Volunteers collecting unclaimed bodies, most thought to be of Islamic State fighters killed in the battle that forced the group from the city. Students leaving Marjory Stoneman Douglas High School after a year-old armed with a semiautomatic AR rifle attacked the school, killing In a continuing drought, a woman waited her turn at a water distribution point.
The region has become measurably drier and hotter because of climate change.
Alaska: A group of Native Americans at Fort Tongass.
A diver inspecting a cage of southern bluefin tuna in the Great Australian Bight, an open bay renowned for its sea life and targeted for natural-gas drilling in Oleksandr Abramenko of Ukraine in midair. He won the Olympic gold medal in the freestyle skiing aerials competition. Hope Hicks, the White House communications director, after telling House investigators that her job had occasionally required her to tell white lies. Atresia Burden at the extravaganza known as the Bronner Bros. Residents gathered to honor a militia fighter killed in the Syrian civil war.
Veneration of the dead has become an effective tool for recruiting soldiers. President Trump held notes during a White House meeting with people who had survived or had family members killed in school shootings. Mohammed Anizy at the wedding hall he runs. Festive wedding celebrations, once banned by the Islamic State, were returning to the city. Many there burn coal to stay warm.
Rahab Ibrahim, one of over girls kidnapped from school by Boko Haram in More than of her former classmates are still missing. The March for Our Lives rally, one of hundreds of protests held across the world calling for action on gun violence. Nakosha Smith, a member of the Caramel Curves, an all-female motorcycle club that meets almost every weekend.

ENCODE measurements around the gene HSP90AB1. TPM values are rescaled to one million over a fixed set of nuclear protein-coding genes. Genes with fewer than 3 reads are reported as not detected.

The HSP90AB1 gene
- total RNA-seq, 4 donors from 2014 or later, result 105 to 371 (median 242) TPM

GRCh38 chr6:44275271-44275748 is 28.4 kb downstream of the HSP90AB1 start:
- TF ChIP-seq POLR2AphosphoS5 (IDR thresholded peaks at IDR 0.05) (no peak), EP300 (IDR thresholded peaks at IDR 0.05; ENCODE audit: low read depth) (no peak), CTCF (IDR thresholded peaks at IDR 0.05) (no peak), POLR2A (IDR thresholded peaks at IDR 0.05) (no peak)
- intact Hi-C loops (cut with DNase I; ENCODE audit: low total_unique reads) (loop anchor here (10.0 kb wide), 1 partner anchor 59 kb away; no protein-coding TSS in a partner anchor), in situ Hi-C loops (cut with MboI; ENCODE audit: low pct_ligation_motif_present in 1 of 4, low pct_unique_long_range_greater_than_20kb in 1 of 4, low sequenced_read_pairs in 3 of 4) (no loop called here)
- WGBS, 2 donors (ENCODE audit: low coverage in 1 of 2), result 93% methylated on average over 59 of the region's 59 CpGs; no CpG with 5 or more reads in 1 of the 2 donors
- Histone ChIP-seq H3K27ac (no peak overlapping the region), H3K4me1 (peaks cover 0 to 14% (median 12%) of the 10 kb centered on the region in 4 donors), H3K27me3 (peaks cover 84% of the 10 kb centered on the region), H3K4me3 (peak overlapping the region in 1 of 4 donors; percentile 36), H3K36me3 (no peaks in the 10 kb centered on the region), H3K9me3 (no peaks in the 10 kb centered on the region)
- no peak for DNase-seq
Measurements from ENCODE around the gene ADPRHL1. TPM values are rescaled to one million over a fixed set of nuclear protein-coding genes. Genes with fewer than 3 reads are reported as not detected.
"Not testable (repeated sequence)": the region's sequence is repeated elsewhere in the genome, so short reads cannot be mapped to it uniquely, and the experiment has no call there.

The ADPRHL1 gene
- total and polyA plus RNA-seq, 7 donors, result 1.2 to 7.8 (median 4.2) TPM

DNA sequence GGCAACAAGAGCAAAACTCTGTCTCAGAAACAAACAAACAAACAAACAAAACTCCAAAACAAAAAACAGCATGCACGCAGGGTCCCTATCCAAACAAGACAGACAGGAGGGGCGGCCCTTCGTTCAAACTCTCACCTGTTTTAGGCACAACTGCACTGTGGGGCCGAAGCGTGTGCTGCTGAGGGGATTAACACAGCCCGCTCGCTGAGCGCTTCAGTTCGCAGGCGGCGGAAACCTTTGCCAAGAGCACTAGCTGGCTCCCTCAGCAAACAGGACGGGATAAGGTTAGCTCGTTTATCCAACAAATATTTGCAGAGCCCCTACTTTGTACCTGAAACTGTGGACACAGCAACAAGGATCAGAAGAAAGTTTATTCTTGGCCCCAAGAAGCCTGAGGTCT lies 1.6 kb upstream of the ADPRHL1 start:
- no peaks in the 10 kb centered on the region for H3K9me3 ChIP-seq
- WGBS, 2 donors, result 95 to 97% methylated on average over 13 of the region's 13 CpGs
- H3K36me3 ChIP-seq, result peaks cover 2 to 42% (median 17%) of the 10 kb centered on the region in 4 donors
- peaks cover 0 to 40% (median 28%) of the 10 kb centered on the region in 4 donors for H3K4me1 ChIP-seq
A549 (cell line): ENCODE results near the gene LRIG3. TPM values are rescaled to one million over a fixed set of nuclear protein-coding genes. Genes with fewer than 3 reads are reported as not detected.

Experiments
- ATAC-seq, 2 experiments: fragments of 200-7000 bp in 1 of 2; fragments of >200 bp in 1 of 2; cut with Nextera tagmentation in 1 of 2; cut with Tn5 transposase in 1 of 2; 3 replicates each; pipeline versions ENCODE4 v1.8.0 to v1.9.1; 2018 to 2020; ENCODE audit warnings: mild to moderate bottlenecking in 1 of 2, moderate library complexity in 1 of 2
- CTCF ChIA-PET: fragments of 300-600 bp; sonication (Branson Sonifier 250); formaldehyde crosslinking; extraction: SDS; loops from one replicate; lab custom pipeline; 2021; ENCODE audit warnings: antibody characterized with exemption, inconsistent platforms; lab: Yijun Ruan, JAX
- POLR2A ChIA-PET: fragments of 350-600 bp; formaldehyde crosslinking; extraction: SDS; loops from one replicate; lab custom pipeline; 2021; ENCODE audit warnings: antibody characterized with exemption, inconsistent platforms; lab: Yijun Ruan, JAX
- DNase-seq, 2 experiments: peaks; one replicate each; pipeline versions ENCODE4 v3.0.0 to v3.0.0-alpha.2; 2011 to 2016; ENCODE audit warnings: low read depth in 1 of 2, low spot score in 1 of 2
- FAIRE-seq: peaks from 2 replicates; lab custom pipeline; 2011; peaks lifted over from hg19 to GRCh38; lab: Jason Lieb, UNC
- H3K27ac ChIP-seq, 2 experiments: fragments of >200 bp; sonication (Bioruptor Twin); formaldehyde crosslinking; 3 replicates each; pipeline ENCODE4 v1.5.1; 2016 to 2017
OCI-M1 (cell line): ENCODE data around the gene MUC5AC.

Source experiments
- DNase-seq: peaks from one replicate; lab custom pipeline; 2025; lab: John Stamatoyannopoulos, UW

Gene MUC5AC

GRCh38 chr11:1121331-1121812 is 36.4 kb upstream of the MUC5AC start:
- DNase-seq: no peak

What the cellphone has wrought: discarded phone booths that were once a staple of British streets. Members of the Munduruku tribe sorting fruit. Kusum Thapa, 17, doing her schoolwork in a chhaupadi hut. In areas of Nepal, women and girls are banished to such huts when they are menstruating. Two brothers at a refugee camp near the Venezuelan border. Tens of thousands of Venezuelans have sought refuge in Brazil in recent years.
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Members of the National Socialist Movement, one of the larger neo-Nazi groups in the United States, burned a swastika after a rally in a nearby town. Bill Cosby arriving at a courthouse during his retrial on charges of sexual assault. He was convicted later that month. Aerospace workers in uniforms styled after those of the Chinese Red Army. China celebrated a record 69 years of Communist rule this year. The movie mogul Harvey Weinstein was escorted from a police precinct house in handcuffs after being booked on sexual assault charges. A day of record-setting heat. In the lower 48 United States, the period between May and July ranked as the hottest ever, according to the National Oceanic and Atmospheric Administration.
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1968: The year in pictures